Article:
The Boulder City Club showed Gasland on Tuesday night. As the son of a Texas oilman, a grandson of another, and active investor working with a variety of energy companies from renewable to fossil fuel I was expecting the usual misguided focus on fracking. In almost every discussion of fracking horror stories of fracking fluids migrating thousands of feet upward from target rock formations to shallow drinking water wells take center stage.
A phenomenon without any support in peer reviewed scientific studies. I am not saying it will not occur or that we as a society should not be funding continued study. But, focusing on the theoretical obscures the real policy challenges around fracking.
Gasland has been nominated for or won a host of prestigious awards including wins at Sundance and the Emmys plus an Academy Award nomination. It tells the story of Josh Fox as he researches whether to sign a lease of his mineral rights underlying the family farm his parents built in Pennsylvania in the Delaware River Watershed. That watershed is the source of much of the water for New York City and many other major East Coast cities. As he wanders from his own pristine woods, ponds, and rivers to those of other parts of Pennsylvania, Texas, and Wyoming he exposes stories of fouled tap water spouting flames and murky tales of dangerous conspiracies. Also, I at least, heard a tinge of regret or envy.
None of the landowners appear to own the underlying mineral rights or to have sold them. All the subjects of the film appear to have received the downsides of oil and gas development without the profits. It would be interesting to interview landowners with the same scarred landscape, but also the great wealth possible from the “bzz-ness” (that is the pronunciation in the part of the Texas oil patch I worked in during summer breaks from college).
What I thought was refreshing about Gasland was its emphasis on the known issues with natural gas and to some extent oil development:
- Well head emissions – the enormous increase in development has dramatically increased the cumulative effect of well head emissions; and
- Bad drilling and maintenance practices generate water pollution – a poorly cemented and cased well, as in the BP Gulf disaster, or leaking drilling pits, pipelines, or even illegal dumping release highly dangerous pollutants into streams, rivers, and groundwater.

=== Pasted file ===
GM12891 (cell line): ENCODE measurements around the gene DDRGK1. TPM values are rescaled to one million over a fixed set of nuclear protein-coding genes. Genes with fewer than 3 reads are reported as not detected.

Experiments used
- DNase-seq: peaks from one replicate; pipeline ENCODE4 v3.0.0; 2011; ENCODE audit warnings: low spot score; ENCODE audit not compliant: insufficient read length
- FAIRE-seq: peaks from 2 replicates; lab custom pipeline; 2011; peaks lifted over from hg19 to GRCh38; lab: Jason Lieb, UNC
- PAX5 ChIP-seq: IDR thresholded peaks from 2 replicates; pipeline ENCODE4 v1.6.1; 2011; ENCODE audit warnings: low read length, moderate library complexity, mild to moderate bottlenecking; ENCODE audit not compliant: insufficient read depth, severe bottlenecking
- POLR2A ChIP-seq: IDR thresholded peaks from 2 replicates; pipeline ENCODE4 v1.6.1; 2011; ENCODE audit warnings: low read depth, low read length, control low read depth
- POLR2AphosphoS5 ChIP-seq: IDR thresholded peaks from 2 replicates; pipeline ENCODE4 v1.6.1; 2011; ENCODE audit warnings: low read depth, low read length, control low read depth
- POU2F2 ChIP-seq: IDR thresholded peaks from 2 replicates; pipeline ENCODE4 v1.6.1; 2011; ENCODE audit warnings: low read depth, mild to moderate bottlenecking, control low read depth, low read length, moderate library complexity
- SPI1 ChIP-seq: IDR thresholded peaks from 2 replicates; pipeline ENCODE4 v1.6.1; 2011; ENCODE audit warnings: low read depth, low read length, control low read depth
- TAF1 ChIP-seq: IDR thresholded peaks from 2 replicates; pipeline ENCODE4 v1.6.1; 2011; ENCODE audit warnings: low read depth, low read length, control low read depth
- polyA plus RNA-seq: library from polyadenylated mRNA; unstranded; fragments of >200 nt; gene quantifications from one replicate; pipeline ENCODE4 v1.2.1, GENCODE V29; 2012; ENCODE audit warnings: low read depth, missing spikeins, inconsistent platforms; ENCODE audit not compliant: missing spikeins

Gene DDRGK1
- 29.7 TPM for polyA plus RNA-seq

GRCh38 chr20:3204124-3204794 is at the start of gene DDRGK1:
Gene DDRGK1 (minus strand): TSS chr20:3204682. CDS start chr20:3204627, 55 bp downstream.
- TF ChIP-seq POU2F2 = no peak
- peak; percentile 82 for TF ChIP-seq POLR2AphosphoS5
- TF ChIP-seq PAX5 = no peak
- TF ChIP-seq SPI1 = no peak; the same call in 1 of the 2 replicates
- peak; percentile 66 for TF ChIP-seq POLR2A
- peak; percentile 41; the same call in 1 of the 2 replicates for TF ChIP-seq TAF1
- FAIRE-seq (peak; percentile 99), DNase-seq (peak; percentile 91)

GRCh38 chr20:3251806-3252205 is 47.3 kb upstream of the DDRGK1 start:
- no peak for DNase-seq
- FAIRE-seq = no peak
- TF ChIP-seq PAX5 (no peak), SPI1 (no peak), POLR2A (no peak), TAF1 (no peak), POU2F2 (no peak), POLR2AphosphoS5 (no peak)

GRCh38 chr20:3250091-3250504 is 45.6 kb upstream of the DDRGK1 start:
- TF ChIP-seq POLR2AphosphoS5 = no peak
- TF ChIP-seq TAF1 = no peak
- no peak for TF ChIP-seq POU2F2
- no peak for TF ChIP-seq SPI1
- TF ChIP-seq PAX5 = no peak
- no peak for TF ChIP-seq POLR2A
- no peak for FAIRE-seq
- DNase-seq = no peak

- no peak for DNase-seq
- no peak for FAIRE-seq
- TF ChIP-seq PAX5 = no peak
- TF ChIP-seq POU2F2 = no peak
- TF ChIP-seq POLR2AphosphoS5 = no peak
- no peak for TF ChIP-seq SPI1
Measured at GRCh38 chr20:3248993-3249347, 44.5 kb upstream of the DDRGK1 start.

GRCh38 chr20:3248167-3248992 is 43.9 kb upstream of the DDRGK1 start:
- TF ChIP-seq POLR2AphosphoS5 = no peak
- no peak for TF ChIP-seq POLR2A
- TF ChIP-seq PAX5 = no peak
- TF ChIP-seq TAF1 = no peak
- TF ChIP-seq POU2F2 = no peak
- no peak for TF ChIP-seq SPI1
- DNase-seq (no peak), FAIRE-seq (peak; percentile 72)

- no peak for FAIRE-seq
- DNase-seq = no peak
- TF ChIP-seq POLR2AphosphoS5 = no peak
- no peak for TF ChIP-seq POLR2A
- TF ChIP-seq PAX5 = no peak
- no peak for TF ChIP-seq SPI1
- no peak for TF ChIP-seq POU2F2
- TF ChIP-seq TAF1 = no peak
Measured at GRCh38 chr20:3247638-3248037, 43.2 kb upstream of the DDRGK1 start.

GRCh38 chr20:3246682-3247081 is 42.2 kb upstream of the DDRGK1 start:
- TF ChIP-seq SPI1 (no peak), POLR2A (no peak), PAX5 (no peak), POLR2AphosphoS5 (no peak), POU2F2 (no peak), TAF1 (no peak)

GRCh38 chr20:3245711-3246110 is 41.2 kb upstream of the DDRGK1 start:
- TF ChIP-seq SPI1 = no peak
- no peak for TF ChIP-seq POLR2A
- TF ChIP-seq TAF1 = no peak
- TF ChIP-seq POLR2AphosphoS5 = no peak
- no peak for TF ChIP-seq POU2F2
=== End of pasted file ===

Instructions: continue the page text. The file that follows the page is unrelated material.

The good news about both these real and significant issues is that the application of the Clean Air Act, the Clean Water Act, and the Safe Drinking Water Act and advances in technology should dramatically reduce these two problems. The film is at its best when hammering home some of the exemptions to those acts passed in 2005 that clearly allow for greater well head emissions and water pollution.
Industry was slow to wake up to “Gasland” and is busily parsing some of the movie’s claims. There are times where Fox glosses over detail, such as referring to mule deer and antelope as “endangered”. You can get a full point/counterpoint response on Fox’s website. But the larger claim that the 2005 exemptions enable pollution and are a failed public policy remain without any meaningful rebuttal.
While I recommend the movie, be alert to Fox’s website. He clearly wants to ban fracking, not regulate and radically reduce production generated pollution. As I wrote in my prior post, the environmental luddites are wrong to argue for a ban on fracking. Living in a log cabin off the grid is not an option for a third of the US population living at or near poverty. From both an economic and national defense standpoint increased natural gas production is an unexpected game changing opportunity.
Let’s get on with “can do”, not the “sky is falling”.